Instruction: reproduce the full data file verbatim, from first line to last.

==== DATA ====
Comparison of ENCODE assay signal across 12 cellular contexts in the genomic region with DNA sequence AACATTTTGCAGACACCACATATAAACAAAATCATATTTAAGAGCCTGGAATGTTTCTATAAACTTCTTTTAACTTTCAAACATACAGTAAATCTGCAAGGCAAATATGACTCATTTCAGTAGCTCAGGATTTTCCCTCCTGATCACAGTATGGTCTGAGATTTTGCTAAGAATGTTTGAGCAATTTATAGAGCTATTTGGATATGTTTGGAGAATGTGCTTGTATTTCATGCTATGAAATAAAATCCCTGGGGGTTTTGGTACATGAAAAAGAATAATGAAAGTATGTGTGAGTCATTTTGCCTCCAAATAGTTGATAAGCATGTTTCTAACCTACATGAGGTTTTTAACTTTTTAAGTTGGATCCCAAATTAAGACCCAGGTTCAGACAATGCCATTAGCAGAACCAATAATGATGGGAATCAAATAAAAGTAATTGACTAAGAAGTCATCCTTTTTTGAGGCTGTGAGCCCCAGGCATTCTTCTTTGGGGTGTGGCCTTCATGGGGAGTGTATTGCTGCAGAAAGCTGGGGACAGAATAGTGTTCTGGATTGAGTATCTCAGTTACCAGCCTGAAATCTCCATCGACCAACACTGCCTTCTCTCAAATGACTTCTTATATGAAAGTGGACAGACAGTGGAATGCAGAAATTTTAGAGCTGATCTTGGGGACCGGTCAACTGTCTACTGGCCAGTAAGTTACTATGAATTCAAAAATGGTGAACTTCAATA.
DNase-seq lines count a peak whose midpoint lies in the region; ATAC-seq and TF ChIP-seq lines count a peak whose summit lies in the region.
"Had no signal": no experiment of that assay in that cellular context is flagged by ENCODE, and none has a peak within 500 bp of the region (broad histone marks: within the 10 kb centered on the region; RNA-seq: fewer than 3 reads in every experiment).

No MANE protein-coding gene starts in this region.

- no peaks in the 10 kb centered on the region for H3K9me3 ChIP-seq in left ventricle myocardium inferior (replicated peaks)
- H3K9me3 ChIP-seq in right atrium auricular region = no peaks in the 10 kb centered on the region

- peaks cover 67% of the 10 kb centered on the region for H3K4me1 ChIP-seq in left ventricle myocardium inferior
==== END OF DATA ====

Comparison of ENCODE assay signal across 12 cellular contexts in the genomic region with DNA sequence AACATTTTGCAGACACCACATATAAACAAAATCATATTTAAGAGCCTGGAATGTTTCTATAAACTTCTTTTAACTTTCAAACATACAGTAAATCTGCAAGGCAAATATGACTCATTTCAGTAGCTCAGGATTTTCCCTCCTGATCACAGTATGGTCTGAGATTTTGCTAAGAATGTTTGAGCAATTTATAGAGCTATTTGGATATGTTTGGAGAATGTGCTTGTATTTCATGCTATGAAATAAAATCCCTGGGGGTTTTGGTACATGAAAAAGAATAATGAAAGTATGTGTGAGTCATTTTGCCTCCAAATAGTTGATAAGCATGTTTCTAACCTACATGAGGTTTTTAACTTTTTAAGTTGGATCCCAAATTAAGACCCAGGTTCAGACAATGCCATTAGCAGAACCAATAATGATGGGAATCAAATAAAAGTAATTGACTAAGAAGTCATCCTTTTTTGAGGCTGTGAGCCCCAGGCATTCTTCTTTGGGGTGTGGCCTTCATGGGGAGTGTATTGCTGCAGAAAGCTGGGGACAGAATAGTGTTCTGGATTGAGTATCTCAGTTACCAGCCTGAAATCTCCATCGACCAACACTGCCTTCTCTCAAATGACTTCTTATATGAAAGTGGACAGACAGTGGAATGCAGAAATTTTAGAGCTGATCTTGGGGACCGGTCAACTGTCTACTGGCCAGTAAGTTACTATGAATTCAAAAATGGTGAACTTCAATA.
DNase-seq lines count a peak whose midpoint lies in the region; ATAC-seq and TF ChIP-seq lines count a peak whose summit lies in the region.
"Had no signal": no experiment of that assay in that cellular context is flagged by ENCODE, and none has a peak within 500 bp of the region (broad histone marks: within the 10 kb centered on the region; RNA-seq: fewer than 3 reads in every experiment).

No MANE protein-coding gene starts in this region.

- no peaks in the 10 kb centered on the region for H3K9me3 ChIP-seq in left ventricle myocardium inferior (replicated peaks)
- H3K9me3 ChIP-seq in right atrium auricular region = no peaks in the 10 kb centered on the region

- peaks cover 67% of the 10 kb centered on the region for H3K4me1 ChIP-seq in left ventricle myocardium inferior